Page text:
Peter Brantley is the Director of the Bookserver Project at the (totally cool) Internet Archive, a San Francisco-based not for profit library. He contributes regularly to several blogs on libraries and publishing, discussing transformations in media and information access. He serves on the board of the International Digital Publishing Forum, the standards setting body for digital books. Peter has significant experience with academic research libraries and digital library development programs, and was previously the Executive Director of the Digital Library Federation, a not for profit membership organization of research and national libraries.

As Peter pointed out to me recently, the word “rant” is a part of his name.  So we could expect him to have something interesting to say about almost any subject related to books and the digital landscape.  I think that comes across well in our talk.  He brings to bear his experience as a librarian but also has a broad perspective on many subjects simply because he pays attention to so many ideas and developments across a wide spectrum of subject areas and interest groups.  We had a lot of fun talking together, and hope listeners will enjoy our talk as well.

I am happy to say that this is the 100th post on Writerscast, a milestone of sorts, I suppose.

Avery Aames: The Long Quiche Goodbye

September 5, 2010 by  
Filed under Fiction, WritersCast

978-0425235522 – Berkley – Mass Market Paperback Original – $7.99 (also available as an ebook 978-1101188644 at $6.99)

I don’t often read mysteries, but a few weeks ago, right in the middle of summer, the season for entertaining novels (often known as “beach reads”) I decided to give this novel a try.  The tongue-in-cheek title first caught my attention, and I really liked the unusual setting for the novel (small town Ohio) and the quirky but very believable cast of characters.  So The Long Quiche Goodbye is definitely a fun read but not just a throwaway summer book.  Avery Aames is a good writer and she has deft with her creation and handling of characters.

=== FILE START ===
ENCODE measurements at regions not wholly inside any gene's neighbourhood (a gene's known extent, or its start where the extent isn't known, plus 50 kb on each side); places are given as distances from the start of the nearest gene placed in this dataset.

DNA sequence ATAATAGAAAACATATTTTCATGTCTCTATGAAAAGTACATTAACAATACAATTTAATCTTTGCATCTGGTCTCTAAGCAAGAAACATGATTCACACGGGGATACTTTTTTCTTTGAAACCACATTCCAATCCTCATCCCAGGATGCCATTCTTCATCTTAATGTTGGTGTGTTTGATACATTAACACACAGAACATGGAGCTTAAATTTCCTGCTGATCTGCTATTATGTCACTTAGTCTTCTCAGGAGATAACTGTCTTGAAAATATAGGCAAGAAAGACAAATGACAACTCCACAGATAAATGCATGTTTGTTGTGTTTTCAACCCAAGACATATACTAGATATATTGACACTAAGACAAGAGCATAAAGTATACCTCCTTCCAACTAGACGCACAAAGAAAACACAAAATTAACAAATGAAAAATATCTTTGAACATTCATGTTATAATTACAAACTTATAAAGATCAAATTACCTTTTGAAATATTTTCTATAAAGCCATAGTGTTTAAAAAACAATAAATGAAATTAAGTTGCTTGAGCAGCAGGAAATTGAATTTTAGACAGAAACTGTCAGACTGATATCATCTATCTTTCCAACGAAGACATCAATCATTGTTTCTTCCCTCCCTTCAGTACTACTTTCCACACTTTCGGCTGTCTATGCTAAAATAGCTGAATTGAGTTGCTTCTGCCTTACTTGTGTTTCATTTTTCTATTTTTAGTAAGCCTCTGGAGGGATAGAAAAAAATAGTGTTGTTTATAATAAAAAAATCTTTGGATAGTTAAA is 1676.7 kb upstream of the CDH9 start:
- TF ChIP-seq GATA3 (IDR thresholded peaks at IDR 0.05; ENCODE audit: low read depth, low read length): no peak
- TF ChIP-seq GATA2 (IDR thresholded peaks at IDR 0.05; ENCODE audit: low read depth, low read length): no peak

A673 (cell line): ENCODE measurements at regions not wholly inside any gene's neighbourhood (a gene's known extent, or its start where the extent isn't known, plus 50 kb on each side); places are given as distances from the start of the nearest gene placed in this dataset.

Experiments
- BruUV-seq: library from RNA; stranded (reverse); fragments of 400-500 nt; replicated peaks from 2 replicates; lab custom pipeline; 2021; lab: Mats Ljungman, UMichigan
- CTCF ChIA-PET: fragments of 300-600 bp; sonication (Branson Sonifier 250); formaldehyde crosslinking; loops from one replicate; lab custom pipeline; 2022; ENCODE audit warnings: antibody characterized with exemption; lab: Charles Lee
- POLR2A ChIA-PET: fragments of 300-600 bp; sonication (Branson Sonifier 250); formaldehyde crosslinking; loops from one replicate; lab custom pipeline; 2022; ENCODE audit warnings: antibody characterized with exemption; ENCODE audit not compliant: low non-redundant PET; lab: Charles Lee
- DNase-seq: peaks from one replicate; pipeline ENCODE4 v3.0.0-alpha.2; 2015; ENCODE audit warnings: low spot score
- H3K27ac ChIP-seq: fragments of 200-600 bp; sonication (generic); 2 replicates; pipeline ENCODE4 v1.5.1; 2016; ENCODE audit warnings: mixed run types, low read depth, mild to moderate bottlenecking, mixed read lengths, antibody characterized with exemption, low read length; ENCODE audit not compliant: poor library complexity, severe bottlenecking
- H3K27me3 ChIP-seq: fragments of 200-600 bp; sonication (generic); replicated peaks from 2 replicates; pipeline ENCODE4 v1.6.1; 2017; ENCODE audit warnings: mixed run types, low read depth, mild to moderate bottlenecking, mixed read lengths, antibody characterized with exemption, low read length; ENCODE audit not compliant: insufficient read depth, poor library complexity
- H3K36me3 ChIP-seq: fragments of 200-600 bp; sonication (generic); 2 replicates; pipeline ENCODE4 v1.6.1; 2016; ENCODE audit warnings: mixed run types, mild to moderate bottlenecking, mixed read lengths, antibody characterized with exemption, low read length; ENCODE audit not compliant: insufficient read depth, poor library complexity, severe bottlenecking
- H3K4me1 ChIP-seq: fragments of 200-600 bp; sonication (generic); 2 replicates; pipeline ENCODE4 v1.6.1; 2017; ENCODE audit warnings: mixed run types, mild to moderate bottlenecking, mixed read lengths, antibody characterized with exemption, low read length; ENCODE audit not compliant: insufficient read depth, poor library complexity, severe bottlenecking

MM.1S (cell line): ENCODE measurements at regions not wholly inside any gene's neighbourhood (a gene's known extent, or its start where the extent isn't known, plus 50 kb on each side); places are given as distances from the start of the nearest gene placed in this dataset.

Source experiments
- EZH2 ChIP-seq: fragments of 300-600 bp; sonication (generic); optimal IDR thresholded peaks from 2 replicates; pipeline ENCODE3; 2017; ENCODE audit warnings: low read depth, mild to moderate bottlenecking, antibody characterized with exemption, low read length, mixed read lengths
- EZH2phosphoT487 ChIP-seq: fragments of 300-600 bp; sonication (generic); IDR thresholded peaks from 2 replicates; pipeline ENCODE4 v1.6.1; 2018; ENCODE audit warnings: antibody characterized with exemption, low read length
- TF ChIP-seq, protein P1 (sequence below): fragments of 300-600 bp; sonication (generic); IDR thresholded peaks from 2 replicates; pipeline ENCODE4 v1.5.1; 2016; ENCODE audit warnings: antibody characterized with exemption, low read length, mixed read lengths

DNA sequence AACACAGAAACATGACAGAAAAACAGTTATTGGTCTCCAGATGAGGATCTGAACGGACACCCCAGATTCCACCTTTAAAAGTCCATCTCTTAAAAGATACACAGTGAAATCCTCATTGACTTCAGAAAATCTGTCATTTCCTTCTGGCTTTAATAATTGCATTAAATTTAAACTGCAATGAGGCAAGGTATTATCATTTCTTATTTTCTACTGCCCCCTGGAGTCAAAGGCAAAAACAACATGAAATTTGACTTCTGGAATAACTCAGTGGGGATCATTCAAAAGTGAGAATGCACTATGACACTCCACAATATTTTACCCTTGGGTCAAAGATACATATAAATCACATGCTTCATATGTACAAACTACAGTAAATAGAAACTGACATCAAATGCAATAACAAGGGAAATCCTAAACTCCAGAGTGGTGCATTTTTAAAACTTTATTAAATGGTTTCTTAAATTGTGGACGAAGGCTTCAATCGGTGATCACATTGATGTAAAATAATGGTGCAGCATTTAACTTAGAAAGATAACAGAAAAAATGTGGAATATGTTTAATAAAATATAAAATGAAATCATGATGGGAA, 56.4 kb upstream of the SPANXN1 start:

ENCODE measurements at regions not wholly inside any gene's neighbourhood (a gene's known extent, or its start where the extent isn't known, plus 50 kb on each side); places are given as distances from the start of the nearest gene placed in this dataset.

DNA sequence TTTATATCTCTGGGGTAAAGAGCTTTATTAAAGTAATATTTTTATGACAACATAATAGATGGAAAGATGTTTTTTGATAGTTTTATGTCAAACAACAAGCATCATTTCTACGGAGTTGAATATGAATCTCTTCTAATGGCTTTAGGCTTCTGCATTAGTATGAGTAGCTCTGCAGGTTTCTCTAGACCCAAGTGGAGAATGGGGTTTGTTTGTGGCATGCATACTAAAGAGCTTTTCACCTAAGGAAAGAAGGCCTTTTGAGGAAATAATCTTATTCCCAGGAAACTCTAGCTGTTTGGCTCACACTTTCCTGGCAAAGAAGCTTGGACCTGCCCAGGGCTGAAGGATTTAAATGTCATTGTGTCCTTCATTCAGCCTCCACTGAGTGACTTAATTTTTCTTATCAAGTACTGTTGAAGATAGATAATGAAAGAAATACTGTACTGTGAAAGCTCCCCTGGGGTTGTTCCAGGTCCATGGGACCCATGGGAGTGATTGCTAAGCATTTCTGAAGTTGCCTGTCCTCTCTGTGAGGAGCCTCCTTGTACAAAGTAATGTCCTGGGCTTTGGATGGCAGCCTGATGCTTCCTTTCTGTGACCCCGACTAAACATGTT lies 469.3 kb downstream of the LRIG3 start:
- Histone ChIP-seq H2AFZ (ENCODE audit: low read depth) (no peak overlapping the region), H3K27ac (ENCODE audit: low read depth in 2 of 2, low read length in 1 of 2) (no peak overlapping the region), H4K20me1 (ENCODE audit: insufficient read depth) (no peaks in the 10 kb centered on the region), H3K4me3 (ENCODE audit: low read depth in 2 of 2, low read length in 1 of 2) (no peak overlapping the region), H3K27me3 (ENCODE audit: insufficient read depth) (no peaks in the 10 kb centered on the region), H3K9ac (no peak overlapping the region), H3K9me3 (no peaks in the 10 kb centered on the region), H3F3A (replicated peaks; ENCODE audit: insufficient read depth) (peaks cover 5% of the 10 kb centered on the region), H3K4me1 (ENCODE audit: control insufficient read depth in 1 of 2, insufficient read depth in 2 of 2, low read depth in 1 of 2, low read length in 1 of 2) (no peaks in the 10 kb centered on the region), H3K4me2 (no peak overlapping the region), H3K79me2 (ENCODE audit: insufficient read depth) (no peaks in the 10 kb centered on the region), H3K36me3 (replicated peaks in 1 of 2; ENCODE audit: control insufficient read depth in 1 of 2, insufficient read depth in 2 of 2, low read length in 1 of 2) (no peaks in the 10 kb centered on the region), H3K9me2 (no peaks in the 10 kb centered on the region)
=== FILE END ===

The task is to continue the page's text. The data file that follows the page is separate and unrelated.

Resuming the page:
As I mentioned, I am not a steady reader of mysteries, so I may not be as experienced as some are with the various forms and formats of mysteries – they do fall into a set of recognizable patterns, I know.  In The Long Quiche Goodbye, our main character is Charlotte Bessette, the proprietor of the family owned cheese shop called Fromagerie Bessette, in the small town of Providence, Ohio.  At the gala re-opening of the store after a full scale renovation and modernization, the store’s landlord (whom we already know not to like) is found stabbed to death with one of the store’s knives, and Charlotte’s grandmother is the prime suspect.

We’re off from there, with a full cast of local characters, friends, family, police, and a couple of other prime suspects in town to make things interesting.  And it’s Charlotte who takes the lead in finding out who the real killer must be, as clearly, she feels (and we come to feel as well) that it could not have been her wonderful grandmother (who is the Mayor of the town!)

Avery Aames had a lot of fun writing The Long Quiche Goodbye, I think, and her pleasure and involvement with her characters comes across in the way she writes their story.  I also had a great time talking to her about this well written book, her work as a writer, and the next books in the series that this book inaugurates.  It looks like this series will be successful, and deservedly so – this first in the “Cheese Shop Mysteries” is already a national bestselling mystery novel.  You can visit Avery’s website to learn more.